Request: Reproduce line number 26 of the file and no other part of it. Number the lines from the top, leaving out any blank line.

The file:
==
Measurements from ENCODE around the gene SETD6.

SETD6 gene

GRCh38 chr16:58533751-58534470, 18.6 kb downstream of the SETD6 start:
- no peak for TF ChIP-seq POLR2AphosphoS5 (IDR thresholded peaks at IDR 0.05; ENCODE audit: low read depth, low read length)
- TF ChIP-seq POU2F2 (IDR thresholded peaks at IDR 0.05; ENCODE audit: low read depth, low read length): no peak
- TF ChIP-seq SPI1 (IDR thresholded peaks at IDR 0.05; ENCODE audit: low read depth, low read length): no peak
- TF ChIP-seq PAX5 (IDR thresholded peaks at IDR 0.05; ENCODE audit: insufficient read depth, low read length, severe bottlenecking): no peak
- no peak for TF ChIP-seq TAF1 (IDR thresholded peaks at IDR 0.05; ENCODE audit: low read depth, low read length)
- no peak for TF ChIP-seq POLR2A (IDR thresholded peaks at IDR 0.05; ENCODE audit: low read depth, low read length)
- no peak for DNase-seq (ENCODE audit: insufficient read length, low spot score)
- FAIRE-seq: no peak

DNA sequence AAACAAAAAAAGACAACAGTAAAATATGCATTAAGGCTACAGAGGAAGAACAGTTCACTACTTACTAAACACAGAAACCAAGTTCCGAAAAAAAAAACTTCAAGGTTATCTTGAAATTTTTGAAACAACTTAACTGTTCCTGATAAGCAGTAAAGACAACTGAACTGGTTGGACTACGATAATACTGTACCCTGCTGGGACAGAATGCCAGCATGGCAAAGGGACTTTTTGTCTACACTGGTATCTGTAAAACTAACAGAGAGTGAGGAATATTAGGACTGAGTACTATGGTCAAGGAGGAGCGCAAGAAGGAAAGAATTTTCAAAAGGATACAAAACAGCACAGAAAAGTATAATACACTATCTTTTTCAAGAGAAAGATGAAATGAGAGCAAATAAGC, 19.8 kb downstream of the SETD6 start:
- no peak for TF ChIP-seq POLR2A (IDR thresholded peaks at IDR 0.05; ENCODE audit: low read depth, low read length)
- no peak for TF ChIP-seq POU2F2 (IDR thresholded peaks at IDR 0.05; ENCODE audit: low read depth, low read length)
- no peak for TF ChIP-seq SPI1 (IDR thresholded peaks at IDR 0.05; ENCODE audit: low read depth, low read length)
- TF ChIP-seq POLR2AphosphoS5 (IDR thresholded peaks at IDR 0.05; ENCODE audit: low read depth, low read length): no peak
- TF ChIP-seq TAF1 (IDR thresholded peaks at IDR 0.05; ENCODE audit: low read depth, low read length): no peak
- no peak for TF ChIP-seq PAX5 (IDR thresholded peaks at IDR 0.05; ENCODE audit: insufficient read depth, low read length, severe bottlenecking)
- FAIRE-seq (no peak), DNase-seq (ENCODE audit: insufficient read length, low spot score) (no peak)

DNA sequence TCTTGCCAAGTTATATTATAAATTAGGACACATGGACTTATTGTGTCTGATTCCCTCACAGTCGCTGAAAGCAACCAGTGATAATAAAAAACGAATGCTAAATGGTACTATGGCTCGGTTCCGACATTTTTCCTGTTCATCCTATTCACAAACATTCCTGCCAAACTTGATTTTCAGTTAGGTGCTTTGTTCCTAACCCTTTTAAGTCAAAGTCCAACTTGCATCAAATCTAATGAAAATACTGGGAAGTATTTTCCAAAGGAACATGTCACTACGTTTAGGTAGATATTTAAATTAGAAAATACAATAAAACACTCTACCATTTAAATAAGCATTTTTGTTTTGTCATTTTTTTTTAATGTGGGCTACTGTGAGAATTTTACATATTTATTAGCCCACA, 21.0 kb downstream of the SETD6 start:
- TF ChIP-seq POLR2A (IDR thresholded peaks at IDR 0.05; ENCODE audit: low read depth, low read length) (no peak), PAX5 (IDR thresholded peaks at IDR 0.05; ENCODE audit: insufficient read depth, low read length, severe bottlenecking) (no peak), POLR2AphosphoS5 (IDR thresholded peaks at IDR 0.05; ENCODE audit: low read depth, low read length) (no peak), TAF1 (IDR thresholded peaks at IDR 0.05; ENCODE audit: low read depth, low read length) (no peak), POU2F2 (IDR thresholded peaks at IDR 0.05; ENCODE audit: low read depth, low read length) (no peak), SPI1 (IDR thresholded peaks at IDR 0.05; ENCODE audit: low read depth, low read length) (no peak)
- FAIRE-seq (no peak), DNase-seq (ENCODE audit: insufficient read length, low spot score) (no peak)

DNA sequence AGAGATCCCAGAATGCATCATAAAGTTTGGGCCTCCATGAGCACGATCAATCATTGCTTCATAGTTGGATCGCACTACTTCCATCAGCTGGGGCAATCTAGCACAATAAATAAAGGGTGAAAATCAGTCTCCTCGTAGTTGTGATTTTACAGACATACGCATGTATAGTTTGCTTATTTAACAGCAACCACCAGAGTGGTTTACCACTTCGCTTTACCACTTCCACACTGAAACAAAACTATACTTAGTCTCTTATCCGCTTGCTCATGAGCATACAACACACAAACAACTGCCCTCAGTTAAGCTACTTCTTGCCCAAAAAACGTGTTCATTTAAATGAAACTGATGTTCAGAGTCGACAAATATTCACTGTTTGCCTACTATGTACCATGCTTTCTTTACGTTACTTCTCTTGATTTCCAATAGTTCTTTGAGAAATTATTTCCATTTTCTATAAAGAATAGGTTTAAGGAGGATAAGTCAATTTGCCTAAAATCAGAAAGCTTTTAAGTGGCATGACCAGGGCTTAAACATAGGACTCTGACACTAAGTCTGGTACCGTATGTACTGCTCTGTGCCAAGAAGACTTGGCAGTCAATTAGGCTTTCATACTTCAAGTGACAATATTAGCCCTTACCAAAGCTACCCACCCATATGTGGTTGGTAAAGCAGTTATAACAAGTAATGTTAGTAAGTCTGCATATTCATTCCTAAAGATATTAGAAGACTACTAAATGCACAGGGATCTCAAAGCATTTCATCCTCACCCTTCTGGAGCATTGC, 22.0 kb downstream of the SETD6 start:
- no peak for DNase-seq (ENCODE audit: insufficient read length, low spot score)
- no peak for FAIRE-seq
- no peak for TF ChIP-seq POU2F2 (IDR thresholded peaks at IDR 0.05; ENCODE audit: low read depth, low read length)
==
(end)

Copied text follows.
- no peak for TF ChIP-seq POU2F2 (IDR thresholded peaks at IDR 0.05; ENCODE audit: low read depth, low read length)